The second point involved the two criticisms that seemed to me might aid a reader in coming to terms with Popper’s text.

One can only speculate why it is that Collectivism has emerged the victor in this fatal struggle between Individualism and Collectivism, but the most obvious reason might also very well be the right one. Collectivism might be better in the survival game precisely because it does not respect the individual, for this means that there are no limits to what it can do in order to win. Respect for the individual may be something that we in Western democracies value, but in the street brawl of “isms” through the decades and centuries, it is nothing more than a handicap. As many a romantic and idealist has discovered, it is very easy to be “in the right” and yet wind up dead.

Sunday, August 1, 2010

#74: Secretary General Obama

Let me return again to the topic of Obama’s plans.

It is fascinating to watch the many different “explanations” of Obama’s various behaviours. What makes them interesting is that their proliferation indicates just how puzzling people are finding this president. Some come to the conclusion that he’s just completely out of his depth, others that he’s a radical, maniacal Marxist. I suspect there is truth in both of these views, they’re not incompatible. But, as I’ve written in a recent post, and it warrants repeating, I think there is a third factor at play: Obama want to be the next Secretary General of the UN! Clinton tried for it after his presidency, but failed. Tony Blain tried for it, and failed. Obama believes that what catapulted him into the presidency can also give him entrance to this holy grail of charlatans: he is half-black! All he has to do is convince the power brokers of the UN that he is black in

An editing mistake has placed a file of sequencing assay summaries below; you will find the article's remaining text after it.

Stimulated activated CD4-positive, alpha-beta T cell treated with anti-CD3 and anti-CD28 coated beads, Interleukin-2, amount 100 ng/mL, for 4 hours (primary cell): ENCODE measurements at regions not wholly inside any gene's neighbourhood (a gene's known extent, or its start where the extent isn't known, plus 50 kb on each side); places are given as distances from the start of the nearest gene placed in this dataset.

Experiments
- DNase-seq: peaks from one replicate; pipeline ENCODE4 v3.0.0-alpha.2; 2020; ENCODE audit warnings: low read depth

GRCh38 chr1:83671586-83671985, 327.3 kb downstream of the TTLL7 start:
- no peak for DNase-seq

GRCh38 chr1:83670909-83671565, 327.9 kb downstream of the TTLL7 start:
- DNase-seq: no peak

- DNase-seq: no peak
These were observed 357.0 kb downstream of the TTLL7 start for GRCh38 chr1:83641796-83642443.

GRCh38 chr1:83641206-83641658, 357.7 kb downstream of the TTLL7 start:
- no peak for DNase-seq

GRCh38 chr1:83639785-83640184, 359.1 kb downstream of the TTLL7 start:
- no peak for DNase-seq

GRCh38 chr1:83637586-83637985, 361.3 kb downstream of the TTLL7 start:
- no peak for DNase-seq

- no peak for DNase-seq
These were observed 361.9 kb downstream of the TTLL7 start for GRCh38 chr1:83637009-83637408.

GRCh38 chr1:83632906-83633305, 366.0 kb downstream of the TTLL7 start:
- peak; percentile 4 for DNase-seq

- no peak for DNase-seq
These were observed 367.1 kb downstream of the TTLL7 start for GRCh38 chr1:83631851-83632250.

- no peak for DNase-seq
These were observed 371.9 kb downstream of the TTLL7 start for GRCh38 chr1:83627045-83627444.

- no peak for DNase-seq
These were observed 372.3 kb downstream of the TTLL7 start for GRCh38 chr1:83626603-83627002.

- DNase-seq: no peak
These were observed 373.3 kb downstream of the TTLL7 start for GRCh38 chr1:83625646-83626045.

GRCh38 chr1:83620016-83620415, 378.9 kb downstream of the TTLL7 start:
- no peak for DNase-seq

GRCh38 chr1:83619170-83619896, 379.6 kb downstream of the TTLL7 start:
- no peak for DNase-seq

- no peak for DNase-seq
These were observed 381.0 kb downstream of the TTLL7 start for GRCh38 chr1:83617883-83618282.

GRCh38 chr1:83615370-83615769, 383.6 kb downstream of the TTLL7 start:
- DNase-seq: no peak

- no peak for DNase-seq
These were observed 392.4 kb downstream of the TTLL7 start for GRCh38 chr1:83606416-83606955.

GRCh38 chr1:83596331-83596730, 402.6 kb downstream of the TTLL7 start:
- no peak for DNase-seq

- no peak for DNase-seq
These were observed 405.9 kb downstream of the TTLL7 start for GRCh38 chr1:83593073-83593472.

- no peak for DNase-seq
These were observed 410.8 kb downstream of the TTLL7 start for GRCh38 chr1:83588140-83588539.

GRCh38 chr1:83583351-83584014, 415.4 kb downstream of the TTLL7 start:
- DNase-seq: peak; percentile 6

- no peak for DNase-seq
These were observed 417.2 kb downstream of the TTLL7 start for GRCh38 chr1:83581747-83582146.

the right way. This hypothesis is the only one that explains the erratic and careless behavior of this president.

I believe that at this point, that two things are clear: 1) he has given up any idea of running for another term, and 2) whatever his administration does is aimed not at the improvement of the U.S., but rather at establishing his bona fides for the electors of the Secretary Generalship.

His plan involves doing enough locally to convince the Dem party hacks that he’s still interested in getting them elected (which he is, but to a minimal extent) and keeping his cabinet persuaded that he’s actually trying to govern.

People have often commented that he seems to be campaigning most of the time, rather than governing; but they have failed to identify precisely what it is he is campaigning for. It is not another term as president of the U.S.; it is not to give the Democrat party another majority; it is not to improve the lot of the “African-American community”; it is not to redistribute the wealth of the U.S..

Or, rather, it is all of these things, but as instruments of achieving his post-presidential ambitions, not for their own sakes.

I am not saying that his sympathies don’t lie with these objectives, but, when the chips are down, what he’s after is more power, more wealth, and more influence, and on a larger stage.

What people refer to as his political “tone deafness”, his being “aloof”, his being “out of touch” with the American people all evidence, not a lack of ability, but merely that he has utterly ceased caring about re-election or anything political within the American framework. He vacations constantly, he vacations away from the Gulf at exactly the time when support from him would help, he pisses on Israel, he pisses on Arizona. All of this has to be understood as reflecting not political ignorance or ineptitude, but that they are aimed, to the degree that they are aimed at all, at a larger and external audience.